How Bacteria In The Gut Help Fight Off Viruses : Goats and Soda : NPR

So what is this magic antiviral bullet?

It's those hairlike threads that dangle off some bacteria and help them swim. Yup, that's right, the flagella.

When Gewirtz and his team injected pieces of the flagella under the mice's skin, a part of the immune system kicked into action and stopped the rotavirus infection dead in its tracks.But these bacteria — and their flagella — are in our gut. Would they still be able to talk to the immune system? Hooper thinks so. Here's why.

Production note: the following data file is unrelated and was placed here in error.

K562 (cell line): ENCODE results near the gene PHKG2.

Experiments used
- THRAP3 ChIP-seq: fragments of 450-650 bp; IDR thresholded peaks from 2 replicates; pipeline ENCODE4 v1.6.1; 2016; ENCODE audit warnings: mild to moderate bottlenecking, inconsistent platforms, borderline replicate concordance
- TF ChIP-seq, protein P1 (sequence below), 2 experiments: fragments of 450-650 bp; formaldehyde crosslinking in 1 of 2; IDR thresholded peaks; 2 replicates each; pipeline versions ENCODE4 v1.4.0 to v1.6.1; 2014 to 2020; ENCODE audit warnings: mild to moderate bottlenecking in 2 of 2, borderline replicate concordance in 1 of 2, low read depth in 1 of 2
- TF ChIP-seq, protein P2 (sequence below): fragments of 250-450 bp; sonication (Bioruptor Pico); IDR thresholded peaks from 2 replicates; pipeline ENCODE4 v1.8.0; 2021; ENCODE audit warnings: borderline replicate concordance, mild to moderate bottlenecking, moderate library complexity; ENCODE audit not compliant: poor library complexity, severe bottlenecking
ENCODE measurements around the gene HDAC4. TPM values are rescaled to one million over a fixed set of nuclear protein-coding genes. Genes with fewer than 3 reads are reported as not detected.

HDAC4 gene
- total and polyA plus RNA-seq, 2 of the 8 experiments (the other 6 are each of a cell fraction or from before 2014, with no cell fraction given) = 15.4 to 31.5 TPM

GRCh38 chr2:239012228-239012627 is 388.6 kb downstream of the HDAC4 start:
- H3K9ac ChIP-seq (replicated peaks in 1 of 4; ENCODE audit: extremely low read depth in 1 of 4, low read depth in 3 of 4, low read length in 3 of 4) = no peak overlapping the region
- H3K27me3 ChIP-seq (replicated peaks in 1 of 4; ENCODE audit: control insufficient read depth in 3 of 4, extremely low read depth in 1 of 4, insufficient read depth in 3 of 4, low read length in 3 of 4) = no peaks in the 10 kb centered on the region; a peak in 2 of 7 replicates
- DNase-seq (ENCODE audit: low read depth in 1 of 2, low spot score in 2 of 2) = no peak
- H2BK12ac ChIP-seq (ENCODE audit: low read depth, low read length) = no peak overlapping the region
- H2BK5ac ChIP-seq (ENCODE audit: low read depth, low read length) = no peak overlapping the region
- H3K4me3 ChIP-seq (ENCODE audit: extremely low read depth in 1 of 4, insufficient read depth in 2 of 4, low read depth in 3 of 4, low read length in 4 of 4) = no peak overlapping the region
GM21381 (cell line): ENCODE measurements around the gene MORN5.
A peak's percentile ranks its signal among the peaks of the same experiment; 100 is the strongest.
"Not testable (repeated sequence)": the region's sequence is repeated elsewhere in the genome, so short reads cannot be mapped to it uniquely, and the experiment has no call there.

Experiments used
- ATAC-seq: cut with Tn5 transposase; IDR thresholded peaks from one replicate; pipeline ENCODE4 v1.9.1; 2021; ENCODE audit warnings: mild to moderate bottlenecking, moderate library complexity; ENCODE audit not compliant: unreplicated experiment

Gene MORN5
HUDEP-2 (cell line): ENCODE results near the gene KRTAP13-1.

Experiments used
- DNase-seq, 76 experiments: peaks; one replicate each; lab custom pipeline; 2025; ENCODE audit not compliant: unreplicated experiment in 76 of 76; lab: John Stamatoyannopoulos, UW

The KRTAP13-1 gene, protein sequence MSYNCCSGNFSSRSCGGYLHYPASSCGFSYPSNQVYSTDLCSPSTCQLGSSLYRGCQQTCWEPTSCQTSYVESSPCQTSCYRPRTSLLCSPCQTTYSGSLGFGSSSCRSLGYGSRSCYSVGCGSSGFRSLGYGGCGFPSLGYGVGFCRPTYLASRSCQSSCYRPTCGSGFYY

Just like our hair, flagella are constantly falling off the surfaces of bacteria as they swim around in the gut. "Cool immune cells, called dendritic cells, are constantly surveying what's going on in the body," Hooper says. They can bind to the pieces of flagella in the gut and then mobilize other immune cells to come and fight the viral infection.

via How Bacteria In The Gut Help Fight Off Viruses : Goats and Soda : NPR.